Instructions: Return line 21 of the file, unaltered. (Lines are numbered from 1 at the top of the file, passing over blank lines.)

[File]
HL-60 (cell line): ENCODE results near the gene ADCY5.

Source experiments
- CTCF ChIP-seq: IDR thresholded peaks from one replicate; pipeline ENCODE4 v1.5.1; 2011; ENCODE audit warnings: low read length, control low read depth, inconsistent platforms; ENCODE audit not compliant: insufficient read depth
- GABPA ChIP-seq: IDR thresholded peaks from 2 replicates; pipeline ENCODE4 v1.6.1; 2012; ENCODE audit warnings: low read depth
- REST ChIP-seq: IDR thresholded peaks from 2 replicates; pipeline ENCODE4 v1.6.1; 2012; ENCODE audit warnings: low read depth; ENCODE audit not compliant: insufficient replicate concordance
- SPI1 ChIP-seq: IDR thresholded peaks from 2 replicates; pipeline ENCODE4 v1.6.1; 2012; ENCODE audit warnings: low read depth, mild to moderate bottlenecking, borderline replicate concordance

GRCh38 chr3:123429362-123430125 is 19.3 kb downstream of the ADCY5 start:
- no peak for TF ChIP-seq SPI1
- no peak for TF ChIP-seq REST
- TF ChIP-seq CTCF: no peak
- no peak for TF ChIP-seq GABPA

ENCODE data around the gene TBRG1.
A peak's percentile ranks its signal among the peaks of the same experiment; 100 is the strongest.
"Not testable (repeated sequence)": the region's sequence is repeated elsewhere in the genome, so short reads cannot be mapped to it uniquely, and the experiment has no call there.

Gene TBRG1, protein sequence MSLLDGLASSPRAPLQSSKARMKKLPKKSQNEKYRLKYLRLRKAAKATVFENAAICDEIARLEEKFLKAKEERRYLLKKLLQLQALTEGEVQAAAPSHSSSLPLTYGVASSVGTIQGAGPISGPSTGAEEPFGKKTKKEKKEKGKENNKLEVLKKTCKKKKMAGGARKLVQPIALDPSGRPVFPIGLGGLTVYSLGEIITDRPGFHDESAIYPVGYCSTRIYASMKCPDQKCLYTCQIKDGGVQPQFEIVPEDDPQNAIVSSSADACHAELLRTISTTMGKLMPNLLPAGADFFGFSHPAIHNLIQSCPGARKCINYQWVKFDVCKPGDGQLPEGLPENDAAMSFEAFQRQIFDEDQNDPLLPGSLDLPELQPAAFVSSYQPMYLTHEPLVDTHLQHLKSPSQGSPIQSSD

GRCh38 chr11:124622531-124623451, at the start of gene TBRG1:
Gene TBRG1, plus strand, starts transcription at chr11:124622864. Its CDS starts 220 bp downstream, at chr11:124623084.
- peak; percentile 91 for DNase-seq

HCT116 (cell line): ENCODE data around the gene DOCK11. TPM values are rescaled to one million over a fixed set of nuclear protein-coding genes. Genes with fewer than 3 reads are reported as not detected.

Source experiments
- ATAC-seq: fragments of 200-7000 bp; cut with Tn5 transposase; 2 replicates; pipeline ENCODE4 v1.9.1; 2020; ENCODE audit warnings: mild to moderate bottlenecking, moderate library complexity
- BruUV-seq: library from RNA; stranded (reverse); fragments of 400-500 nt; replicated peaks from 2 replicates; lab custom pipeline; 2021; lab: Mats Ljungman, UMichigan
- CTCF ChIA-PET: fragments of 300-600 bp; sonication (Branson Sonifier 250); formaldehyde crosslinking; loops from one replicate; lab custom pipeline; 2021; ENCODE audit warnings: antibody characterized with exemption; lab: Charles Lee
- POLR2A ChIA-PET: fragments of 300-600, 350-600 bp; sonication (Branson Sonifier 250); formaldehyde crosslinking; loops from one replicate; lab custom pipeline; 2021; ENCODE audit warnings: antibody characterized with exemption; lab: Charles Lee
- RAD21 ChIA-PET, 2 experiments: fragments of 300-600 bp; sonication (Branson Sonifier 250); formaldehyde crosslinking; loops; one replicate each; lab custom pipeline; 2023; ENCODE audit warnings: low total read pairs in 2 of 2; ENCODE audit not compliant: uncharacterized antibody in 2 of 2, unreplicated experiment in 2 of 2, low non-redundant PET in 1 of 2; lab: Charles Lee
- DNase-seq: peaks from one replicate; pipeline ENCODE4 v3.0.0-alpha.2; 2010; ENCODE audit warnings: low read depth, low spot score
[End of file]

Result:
- ATAC-seq: fragments of 200-7000 bp; cut with Tn5 transposase; 2 replicates; pipeline ENCODE4 v1.9.1; 2020; ENCODE audit warnings: mild to moderate bottlenecking, moderate library complexity